Chapter I

Another letter was waiting for Eucher when he arrived at his family’s mansion in Rome. He didn’t need to read it to know his father was angry. Stilicho was always angry.

Stilicho was preparing for a military expedition to the East, where he planned to steal back the throne from a boy. The curious thing to Eucher was not that Stilicho pursued a dream best left buried with Emperor Theodosius. That he wanted his son with him while he did it was odd. Stilicho had been Master General of the Western Empire for most of Eucher’s life, but Eucher didn’t hold a military post, nor even an important one. Stilicho had never had much use for his son.

Tossing the scroll aside, Eucher dismissed all but one slave. He grasped the arm of the beautiful Greek who remained and drew him down to the couch. The gold ring on Eucher’s finger ground against the knobby protrusion of his slave’s wrist.

Gallus pried at the grip, and Eucher smiled at the hands that were inarticulate, weak, warm for the nails.

“Another summons from my father,” Eucher said as he loosened his grip. “Seems the Patrician has grown impatient with his tribune.” He watched Gallus watching him. His slave’s caution was gratifying but not altogether acceptable.

“Another summons?” Gallus asked after freeing his hand. He rubbed his wrist.

“You know him. There’s no talking him out of anything. An expedition to Constantinople will leave Consistory unwatched. But he doesn’t bother with politics.” Eucher laughed. “He thinks fear will keep the Senate in line and gold will keep Alaric across the Rhine.”

Gallus nodded but seemed concerned less with the letter than with Eucher’s hand, which had moved to rest on his thigh. Eucher obliged his slave’s fear by pushing him onto his back. His stale breath blew hotly across Gallus’s bearded cheek. “What is the nature of men? You should know as well as anyone, my little Gallus. Tell me.”

“It depends on the man.”

“No. Men are all the same. It’s merely that some are good liars. For what is soft makes a man hard. What runs draws his chase.”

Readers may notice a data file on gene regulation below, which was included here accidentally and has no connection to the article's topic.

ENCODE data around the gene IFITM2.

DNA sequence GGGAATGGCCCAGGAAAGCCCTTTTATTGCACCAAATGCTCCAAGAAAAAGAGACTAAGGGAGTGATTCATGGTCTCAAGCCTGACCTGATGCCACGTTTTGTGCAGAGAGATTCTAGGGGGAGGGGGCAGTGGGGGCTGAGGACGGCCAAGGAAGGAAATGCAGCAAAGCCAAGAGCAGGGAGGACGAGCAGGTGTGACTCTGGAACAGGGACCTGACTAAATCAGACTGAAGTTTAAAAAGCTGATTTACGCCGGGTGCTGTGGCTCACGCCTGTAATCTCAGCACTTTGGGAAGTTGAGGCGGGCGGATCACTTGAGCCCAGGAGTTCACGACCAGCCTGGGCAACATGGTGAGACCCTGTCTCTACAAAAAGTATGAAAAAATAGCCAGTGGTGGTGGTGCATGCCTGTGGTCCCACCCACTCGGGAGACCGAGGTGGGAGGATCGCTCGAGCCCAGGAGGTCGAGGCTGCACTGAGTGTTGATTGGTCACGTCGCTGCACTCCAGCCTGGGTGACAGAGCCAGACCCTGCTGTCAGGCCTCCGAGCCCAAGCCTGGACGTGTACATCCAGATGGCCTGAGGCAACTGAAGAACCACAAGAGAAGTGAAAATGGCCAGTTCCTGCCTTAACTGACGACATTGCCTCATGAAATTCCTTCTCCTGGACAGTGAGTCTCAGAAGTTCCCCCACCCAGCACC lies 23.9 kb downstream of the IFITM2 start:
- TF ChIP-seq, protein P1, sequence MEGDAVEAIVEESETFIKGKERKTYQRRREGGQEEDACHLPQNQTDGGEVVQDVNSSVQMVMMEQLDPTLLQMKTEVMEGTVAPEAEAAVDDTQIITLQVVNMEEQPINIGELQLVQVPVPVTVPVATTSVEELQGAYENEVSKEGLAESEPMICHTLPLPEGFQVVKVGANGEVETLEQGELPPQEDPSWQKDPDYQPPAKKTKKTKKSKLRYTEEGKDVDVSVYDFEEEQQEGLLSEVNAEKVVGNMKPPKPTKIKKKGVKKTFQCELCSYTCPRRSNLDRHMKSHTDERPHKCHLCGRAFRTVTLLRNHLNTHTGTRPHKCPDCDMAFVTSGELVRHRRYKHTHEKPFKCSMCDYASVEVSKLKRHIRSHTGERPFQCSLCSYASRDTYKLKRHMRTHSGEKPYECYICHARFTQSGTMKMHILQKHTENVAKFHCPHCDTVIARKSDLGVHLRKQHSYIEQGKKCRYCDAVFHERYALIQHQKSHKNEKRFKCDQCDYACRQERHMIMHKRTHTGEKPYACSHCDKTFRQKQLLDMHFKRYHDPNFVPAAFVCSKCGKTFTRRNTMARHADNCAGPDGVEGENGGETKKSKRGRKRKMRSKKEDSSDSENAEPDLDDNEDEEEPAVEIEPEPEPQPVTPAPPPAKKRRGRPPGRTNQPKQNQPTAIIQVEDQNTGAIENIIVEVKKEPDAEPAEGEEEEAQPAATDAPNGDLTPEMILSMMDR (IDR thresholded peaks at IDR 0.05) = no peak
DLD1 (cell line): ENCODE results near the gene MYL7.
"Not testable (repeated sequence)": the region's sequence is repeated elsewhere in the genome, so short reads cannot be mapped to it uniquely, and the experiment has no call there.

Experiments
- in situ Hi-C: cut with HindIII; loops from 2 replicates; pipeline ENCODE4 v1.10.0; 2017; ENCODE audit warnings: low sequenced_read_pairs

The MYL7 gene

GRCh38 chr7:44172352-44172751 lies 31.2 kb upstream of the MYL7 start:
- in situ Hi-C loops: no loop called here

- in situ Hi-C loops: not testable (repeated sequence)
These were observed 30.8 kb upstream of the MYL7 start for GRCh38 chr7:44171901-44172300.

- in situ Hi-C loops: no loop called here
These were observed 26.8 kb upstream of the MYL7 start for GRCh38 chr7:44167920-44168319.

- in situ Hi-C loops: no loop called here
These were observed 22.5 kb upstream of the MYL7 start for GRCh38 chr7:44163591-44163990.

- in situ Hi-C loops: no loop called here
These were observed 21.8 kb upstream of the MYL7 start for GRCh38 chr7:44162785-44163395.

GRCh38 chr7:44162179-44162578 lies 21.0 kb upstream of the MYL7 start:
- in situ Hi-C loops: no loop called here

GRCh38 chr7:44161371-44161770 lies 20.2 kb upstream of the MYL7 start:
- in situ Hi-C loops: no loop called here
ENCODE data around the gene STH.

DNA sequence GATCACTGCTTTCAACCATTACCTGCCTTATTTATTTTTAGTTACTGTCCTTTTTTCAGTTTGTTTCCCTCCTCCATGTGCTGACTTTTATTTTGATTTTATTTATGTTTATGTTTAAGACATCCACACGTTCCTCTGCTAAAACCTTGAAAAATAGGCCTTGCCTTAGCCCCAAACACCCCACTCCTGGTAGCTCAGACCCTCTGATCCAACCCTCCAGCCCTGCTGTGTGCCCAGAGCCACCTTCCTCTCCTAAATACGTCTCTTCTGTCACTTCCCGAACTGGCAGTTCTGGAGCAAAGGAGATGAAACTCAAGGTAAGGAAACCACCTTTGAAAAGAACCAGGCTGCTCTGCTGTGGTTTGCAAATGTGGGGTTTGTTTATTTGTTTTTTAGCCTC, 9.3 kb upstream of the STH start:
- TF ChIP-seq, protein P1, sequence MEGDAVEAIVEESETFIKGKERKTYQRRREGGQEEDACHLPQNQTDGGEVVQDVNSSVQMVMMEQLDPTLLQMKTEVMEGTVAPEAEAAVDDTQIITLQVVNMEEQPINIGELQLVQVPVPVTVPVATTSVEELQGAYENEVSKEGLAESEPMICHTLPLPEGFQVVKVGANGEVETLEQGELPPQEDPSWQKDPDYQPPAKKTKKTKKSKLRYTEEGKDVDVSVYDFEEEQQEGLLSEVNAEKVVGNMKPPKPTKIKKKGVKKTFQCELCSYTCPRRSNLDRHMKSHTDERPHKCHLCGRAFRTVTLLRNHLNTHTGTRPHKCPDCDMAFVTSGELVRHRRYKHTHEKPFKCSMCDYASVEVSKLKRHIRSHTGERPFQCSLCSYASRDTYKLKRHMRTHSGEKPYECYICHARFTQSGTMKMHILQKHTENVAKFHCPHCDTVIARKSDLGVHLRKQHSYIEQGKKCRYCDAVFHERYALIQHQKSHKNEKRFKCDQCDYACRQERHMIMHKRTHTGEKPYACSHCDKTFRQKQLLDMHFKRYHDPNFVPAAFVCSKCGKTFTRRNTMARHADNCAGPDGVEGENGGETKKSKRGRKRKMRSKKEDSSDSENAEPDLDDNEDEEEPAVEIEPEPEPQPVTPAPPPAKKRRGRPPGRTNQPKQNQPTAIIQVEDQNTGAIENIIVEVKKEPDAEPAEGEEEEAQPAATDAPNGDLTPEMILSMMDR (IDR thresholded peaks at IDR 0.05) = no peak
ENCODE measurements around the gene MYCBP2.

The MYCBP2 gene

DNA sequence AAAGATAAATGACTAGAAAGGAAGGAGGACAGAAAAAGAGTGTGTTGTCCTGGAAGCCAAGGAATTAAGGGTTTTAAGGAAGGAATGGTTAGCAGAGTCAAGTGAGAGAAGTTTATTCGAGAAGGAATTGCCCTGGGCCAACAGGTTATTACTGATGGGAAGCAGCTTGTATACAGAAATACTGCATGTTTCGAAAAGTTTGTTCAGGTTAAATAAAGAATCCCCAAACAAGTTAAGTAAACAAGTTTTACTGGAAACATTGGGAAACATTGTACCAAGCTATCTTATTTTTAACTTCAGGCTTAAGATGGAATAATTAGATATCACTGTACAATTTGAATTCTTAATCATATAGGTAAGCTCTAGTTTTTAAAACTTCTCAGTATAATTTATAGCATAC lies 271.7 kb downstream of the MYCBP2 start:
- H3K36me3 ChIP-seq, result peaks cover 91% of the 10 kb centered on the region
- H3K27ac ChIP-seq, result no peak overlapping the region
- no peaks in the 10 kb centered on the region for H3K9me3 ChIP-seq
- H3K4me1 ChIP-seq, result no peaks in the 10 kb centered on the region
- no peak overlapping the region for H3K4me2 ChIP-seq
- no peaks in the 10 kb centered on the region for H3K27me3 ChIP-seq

“Animals are like that,” Gallus said, pushing at Eucher’s shoulders. “Wolves.”

Eucher laughed again. “Rome is full of wolves.” He kissed the full lips and touched the damp beard that streaked Gallus’s cheek. His slave’s hair was dark as Egyptian granite, slick from days under the tortuous summer sun. They had yet to visit the baths since their return from Africa, so Eucher called for a wine girl and a fan to make the morning more pleasant, while Gallus took the opportunity to put some distance between them.

The anxiety haunting Eucher resolved itself in a moment of prurient clarity. “Throw the bones! We’ll see if the gods abide a contest of obscene gladiators this morning.”

Gallus removed three ivory dice from the silver box on the table. He let them tumble to the floor. Twenty.

Eucher gathered the dice and shook them a long time in his hands before dropping them at his feet. Sixteen.

Relief eased Gallus’s brow.

Eucher shrugged. “Never defy the gods.”


Gallus watched his master read and reread the Patrician’s summons. He knew how Eucher struggled with his father’s demands. Gallus had never had a father, or any family that he remembered. He had been a slave since he was a boy.

At fourteen he was purchased by the Patrician and given to Eucher. He was to be his body servant, but he was more of a companion, if only because Eucher had few friends. Even those he called friends were less friends than opportunists. Such was the life of an imperial son.

Eucher’s eyes flickered. He glanced sideways and caught Gallus watching. Gallus turned away quickly and awaited the inevitable anger, but silence followed. After a deep breath he glanced back. Eucher had returned to his contemplation.

Questions filled Gallus’s thoughts, but no answers were worth provoking his master’s anger. Anger invariably stimulated his master’s licentious disposition. Still, Gallus couldn’t refrain from staring and wondering. Eucher was not a worrier. He was prideful and abrasive but not timid. He enjoyed a good fight and had the wits to make any man appear a fool. So the twitching jaw and preoccupation gave Gallus a nervous stomach.

As much as he hated Eucher, he loved him, too. He loved him as Christ said to love all men.